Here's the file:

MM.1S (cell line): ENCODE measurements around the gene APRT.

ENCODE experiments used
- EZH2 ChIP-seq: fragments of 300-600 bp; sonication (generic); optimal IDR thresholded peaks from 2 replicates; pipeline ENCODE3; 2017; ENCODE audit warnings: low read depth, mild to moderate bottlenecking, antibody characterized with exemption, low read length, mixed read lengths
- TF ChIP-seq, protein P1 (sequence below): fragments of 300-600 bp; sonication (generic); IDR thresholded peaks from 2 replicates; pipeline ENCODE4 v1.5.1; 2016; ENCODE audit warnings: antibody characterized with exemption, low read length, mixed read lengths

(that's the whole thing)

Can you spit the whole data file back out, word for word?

MM.1S (cell line): ENCODE measurements around the gene APRT.

ENCODE experiments used
- EZH2 ChIP-seq: fragments of 300-600 bp; sonication (generic); optimal IDR thresholded peaks from 2 replicates; pipeline ENCODE3; 2017; ENCODE audit warnings: low read depth, mild to moderate bottlenecking, antibody characterized with exemption, low read length, mixed read lengths
- TF ChIP-seq, protein P1 (sequence below): fragments of 300-600 bp; sonication (generic); IDR thresholded peaks from 2 replicates; pipeline ENCODE4 v1.5.1; 2016; ENCODE audit warnings: antibody characterized with exemption, low read length, mixed read lengths